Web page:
What Form Does an LLC File With the IRS?

By Joseph Scrofano

Limited liability companies (LLCs) are unique business entities that offer owners flexibility in taxation. LLC owners, known as members, have options when it comes to tax treatment. LLC owners can elect to be taxed like a sole proprietorship/partnership or they can elect to be taxed like a corporation. How the members elect the IRS to tax them dictates what form they must file with the IRS.

Tax Differences

Sole proprietorships and partnerships are unincorporated business entities. As such, they do not have a separate legal identity from the owners. Accordingly, owners of these types of business entities get taxed personally on the profits and income they make from their businesses. This form of taxation is referred to as “flow through” taxation. A corporation, on the other hand, is considered a separate legal entity with its own independent existence from its owners. Therefore, a corporation gets taxed on profits it makes in addition to the shareholders who get taxed again for any income or profit they make from the corporation.

Tax Election

The IRS presumes an LLC wants flow through taxation. That means a single member LLC gets sole proprietorship tax treatment while a multi-member LLC gets taxed like a partnership. However, in the event the members want corporation tax treatment, they can elect this option by filing IRS Form 8832. The members must all sign the form. Members can use Form 8832 to elect what tax treatment they want and also change their existing tax treatment such as from a partnership to a corporation. If the LLC chooses to file as a corporation, it generally must file Form 1120, U.S. Corporation Income Tax Return.

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Sole Proprietorship

A single member LLC can elect to be taxed like a sole proprietorship. In that case, the single member reports all net income and losses of the LLC on her personal tax return. Generally, the form that the member must file is IRS Form 1040 Schedule C. However, different types of income may require the member to file a different schedule. Real estate rent and royalties income require Schedule E. Farming income requires Schedule F. In addition, the member must file Schedule SE, which is used for self-employment tax.


If a multi-member LLC does not elect corporation taxation, it must file like a partnership. The appropriate form for partnerships is IRS Form 1065, which reports the assets and transactions of the LLC and calculates each member's income from the business. The LLC must provide each member a Schedule K-1 (Form 1065-B), which is like a W-2 for partnerships. Each Form 1065-B must be attached to the 1065 return. If the LLC has non-member employees, then it must collect W-4 forms from employees and issue W-2’s for all employees’ wages, salaries and tips. Any non-regular employees, like independent contractors, must get a 1099 from the LLC.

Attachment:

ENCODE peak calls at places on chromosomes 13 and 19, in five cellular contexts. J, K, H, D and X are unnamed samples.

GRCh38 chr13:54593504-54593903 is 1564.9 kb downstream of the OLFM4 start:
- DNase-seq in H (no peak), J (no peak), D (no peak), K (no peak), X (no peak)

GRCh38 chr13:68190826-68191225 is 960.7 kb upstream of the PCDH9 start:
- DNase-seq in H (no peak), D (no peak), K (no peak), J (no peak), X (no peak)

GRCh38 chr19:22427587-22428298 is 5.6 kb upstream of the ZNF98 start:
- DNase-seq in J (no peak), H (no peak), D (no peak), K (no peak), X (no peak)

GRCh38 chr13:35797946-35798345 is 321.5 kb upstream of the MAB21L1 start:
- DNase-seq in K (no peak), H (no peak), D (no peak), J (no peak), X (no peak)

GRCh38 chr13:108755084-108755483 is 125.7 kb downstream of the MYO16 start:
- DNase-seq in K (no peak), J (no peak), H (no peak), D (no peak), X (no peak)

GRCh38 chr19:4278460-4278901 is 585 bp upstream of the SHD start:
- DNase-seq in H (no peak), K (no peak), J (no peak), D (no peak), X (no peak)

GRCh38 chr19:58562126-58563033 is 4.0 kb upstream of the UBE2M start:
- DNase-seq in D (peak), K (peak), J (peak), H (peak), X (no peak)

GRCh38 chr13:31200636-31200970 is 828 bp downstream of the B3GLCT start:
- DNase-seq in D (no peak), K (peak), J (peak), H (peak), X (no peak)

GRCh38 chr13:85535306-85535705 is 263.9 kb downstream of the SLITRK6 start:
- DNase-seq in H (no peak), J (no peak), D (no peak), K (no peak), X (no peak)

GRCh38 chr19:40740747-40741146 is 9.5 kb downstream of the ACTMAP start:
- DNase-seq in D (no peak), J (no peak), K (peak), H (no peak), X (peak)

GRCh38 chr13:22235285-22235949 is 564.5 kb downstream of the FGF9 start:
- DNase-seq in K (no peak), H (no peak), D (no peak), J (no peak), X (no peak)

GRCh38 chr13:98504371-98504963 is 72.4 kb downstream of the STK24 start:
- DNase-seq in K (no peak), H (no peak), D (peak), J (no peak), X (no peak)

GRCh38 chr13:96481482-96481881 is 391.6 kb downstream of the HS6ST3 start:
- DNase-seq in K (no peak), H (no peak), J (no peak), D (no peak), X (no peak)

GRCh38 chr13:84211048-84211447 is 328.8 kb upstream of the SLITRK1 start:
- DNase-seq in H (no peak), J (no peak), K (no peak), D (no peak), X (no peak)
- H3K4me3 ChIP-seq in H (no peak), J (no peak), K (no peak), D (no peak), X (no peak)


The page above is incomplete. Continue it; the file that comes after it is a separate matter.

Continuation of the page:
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Tax Differences of LLCs & PCs



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How to Report Income as an LLC Member

Unless the members of an LLC elect otherwise, the IRS treats an LLC as a pass-through entity for tax purposes. This means that income for LLCs is reported on the personal tax return of the owner or owners, called members. Multiple member LLCs are taxed as partnerships, with each member's individual tax returns reflecting a share of gains or losses of the partnership. An LLC, however, can also elect to be taxed as a corporation.

How do I Report Income From an LLC?

A limited liability company, or LLC, is a “hybrid” type of business organization that combines the limited liability benefits of a corporation with the pass-through taxation and relaxed reporting requirements of a partnership. The LLC is a creation of state legislatures, and the Internal Revenue Service does not explicitly recognize LLC’s for the purposes of federal taxation. Depending on the status of your company, the IRS classifies LLC’s as a sole proprietorship, partnership or corporation. Understanding how your LLC is classified for federal taxation purposes is important to knowing how to report your LLC’s income.

Do LLCs Have to File a 1099?

One of the major benefits to organizing as a limited liability company, or LLC, is the advantage of pass-through entity federal taxation. LLC profits are only taxed by the IRS once, on the tax returns of individual LLC members. However, the advantage of pass-through entity federal taxation does not exempt an LLC from the IRS's stringent reporting requirements, and an LLC must use IRS Form 1099 if it pays income to individuals other than wages, salaries and tips.

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